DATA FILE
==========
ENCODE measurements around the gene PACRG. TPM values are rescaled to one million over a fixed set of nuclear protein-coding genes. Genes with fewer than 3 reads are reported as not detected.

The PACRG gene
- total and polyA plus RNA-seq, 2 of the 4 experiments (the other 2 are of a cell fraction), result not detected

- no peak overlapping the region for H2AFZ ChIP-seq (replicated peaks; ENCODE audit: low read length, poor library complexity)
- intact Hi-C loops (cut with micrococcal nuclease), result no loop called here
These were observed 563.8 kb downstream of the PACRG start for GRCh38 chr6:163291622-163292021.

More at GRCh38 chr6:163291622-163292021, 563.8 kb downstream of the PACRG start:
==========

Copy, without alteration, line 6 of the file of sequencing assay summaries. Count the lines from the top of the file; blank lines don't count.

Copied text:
These were observed 563.8 kb downstream of the PACRG start for GRCh38 chr6:163291622-163292021.